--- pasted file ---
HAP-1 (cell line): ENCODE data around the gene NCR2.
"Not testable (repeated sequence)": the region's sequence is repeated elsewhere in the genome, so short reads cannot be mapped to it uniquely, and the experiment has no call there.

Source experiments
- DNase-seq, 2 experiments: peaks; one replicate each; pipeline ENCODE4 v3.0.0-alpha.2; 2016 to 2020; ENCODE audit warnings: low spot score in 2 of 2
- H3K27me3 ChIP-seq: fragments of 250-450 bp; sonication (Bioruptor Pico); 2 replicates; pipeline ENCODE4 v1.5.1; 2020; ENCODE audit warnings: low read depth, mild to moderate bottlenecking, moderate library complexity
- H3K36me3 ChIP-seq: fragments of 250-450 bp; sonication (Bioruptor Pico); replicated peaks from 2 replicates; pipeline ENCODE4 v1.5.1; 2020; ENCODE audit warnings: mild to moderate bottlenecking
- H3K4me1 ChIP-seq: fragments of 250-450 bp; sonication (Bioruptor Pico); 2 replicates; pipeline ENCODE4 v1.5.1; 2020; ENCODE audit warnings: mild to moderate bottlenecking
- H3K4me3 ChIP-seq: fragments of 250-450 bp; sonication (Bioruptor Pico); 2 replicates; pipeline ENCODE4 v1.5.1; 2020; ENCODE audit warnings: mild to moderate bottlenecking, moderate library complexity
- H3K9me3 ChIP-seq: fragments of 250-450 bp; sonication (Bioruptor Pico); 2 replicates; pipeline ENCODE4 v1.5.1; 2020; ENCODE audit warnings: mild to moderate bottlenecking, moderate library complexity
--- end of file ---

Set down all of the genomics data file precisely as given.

HAP-1 (cell line): ENCODE data around the gene NCR2.
"Not testable (repeated sequence)": the region's sequence is repeated elsewhere in the genome, so short reads cannot be mapped to it uniquely, and the experiment has no call there.

Source experiments
- DNase-seq, 2 experiments: peaks; one replicate each; pipeline ENCODE4 v3.0.0-alpha.2; 2016 to 2020; ENCODE audit warnings: low spot score in 2 of 2
- H3K27me3 ChIP-seq: fragments of 250-450 bp; sonication (Bioruptor Pico); 2 replicates; pipeline ENCODE4 v1.5.1; 2020; ENCODE audit warnings: low read depth, mild to moderate bottlenecking, moderate library complexity
- H3K36me3 ChIP-seq: fragments of 250-450 bp; sonication (Bioruptor Pico); replicated peaks from 2 replicates; pipeline ENCODE4 v1.5.1; 2020; ENCODE audit warnings: mild to moderate bottlenecking
- H3K4me1 ChIP-seq: fragments of 250-450 bp; sonication (Bioruptor Pico); 2 replicates; pipeline ENCODE4 v1.5.1; 2020; ENCODE audit warnings: mild to moderate bottlenecking
- H3K4me3 ChIP-seq: fragments of 250-450 bp; sonication (Bioruptor Pico); 2 replicates; pipeline ENCODE4 v1.5.1; 2020; ENCODE audit warnings: mild to moderate bottlenecking, moderate library complexity
- H3K9me3 ChIP-seq: fragments of 250-450 bp; sonication (Bioruptor Pico); 2 replicates; pipeline ENCODE4 v1.5.1; 2020; ENCODE audit warnings: mild to moderate bottlenecking, moderate library complexity